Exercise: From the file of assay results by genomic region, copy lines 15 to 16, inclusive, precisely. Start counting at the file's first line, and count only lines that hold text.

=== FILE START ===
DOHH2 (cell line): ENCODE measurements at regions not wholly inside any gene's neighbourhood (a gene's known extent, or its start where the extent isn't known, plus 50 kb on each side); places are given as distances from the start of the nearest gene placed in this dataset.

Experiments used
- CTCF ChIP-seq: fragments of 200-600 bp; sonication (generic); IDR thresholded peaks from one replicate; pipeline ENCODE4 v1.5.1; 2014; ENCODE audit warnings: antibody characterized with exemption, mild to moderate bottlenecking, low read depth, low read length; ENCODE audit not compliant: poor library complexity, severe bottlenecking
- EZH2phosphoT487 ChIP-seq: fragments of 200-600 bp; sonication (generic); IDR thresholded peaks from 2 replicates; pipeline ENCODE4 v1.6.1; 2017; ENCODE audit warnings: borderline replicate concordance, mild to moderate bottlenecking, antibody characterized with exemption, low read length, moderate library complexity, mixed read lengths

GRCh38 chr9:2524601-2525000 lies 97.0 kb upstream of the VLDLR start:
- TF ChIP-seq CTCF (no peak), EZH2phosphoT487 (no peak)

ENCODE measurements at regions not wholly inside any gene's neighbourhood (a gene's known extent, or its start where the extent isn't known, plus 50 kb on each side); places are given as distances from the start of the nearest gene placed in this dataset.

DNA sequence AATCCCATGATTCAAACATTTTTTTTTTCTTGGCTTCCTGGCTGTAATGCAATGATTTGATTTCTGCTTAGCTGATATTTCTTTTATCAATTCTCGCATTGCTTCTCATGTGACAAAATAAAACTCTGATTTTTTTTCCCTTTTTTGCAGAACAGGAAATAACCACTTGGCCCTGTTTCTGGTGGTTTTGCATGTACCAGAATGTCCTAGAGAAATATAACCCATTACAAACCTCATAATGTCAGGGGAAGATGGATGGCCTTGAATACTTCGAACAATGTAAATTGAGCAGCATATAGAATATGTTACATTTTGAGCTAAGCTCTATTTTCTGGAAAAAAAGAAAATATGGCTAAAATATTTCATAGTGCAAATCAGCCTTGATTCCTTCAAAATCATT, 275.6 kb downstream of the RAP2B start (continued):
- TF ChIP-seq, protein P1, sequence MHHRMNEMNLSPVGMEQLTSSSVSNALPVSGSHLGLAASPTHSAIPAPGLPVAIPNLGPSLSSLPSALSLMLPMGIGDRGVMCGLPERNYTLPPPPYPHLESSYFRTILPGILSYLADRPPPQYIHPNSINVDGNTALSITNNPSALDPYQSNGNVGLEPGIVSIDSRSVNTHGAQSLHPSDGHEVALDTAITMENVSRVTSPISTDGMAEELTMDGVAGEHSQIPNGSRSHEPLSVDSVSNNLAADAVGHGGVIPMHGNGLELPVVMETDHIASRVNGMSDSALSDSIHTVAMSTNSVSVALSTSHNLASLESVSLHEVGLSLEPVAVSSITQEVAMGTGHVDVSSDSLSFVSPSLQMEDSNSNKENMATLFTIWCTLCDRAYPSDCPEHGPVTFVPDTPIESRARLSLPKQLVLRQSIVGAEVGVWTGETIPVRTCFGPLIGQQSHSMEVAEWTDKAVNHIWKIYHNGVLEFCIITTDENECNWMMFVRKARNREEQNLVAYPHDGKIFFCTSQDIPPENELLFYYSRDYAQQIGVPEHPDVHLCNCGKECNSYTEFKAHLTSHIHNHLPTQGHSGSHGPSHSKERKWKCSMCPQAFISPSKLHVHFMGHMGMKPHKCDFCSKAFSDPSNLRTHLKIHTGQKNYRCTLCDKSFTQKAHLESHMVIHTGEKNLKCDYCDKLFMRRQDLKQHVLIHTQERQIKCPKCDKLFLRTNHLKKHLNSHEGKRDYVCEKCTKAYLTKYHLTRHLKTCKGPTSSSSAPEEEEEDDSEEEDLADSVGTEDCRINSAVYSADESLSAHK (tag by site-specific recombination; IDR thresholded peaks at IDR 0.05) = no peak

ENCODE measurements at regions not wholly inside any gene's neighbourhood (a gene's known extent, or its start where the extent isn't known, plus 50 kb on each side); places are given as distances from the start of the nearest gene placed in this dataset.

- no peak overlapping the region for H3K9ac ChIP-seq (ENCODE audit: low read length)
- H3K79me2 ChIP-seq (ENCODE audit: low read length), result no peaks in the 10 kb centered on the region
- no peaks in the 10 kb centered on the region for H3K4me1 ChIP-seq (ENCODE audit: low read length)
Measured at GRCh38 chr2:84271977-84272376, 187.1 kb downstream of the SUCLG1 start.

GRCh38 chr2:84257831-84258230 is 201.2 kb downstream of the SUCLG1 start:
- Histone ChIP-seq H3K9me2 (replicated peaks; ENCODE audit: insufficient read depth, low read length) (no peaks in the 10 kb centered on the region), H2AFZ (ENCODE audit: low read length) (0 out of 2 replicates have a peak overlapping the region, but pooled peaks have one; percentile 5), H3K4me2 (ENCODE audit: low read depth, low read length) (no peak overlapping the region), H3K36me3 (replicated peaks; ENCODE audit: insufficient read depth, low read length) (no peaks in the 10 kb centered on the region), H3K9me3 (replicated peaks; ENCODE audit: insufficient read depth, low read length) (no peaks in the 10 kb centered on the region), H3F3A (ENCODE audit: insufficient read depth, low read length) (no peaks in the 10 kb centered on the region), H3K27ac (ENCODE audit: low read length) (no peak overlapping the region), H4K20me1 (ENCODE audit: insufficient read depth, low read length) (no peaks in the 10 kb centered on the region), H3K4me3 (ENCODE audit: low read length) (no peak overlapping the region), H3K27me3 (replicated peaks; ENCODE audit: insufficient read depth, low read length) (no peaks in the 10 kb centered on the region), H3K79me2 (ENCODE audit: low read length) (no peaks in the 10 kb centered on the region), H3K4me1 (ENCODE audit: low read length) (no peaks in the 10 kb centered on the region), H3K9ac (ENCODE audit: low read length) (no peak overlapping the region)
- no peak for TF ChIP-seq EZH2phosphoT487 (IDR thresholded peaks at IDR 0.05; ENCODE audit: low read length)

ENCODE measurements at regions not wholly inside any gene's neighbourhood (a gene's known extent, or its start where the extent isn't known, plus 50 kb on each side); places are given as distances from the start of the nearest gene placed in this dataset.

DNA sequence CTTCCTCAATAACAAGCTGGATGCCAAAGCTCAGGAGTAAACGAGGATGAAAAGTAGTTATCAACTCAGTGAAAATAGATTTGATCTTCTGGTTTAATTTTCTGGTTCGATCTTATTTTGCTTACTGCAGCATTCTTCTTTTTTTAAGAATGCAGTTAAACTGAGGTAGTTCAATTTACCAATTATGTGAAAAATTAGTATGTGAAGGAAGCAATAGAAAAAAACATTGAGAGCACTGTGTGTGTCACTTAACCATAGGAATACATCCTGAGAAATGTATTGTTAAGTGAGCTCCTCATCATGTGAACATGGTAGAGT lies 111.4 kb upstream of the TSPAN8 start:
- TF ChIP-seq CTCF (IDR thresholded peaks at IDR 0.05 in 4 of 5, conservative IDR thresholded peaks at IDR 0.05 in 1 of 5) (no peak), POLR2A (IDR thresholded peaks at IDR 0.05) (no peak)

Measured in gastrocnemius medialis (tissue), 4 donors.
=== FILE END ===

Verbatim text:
GRCh38 chr2:84257831-84258230 is 201.2 kb downstream of the SUCLG1 start:
- Histone ChIP-seq H3K9me2 (replicated peaks; ENCODE audit: insufficient read depth, low read length) (no peaks in the 10 kb centered on the region), H2AFZ (ENCODE audit: low read length) (0 out of 2 replicates have a peak overlapping the region, but pooled peaks have one; percentile 5), H3K4me2 (ENCODE audit: low read depth, low read length) (no peak overlapping the region), H3K36me3 (replicated peaks; ENCODE audit: insufficient read depth, low read length) (no peaks in the 10 kb centered on the region), H3K9me3 (replicated peaks; ENCODE audit: insufficient read depth, low read length) (no peaks in the 10 kb centered on the region), H3F3A (ENCODE audit: insufficient read depth, low read length) (no peaks in the 10 kb centered on the region), H3K27ac (ENCODE audit: low read length) (no peak overlapping the region), H4K20me1 (ENCODE audit: insufficient read depth, low read length) (no peaks in the 10 kb centered on the region), H3K4me3 (ENCODE audit: low read length) (no peak overlapping the region), H3K27me3 (replicated peaks; ENCODE audit: insufficient read depth, low read length) (no peaks in the 10 kb centered on the region), H3K79me2 (ENCODE audit: low read length) (no peaks in the 10 kb centered on the region), H3K4me1 (ENCODE audit: low read length) (no peaks in the 10 kb centered on the region), H3K9ac (ENCODE audit: low read length) (no peak overlapping the region)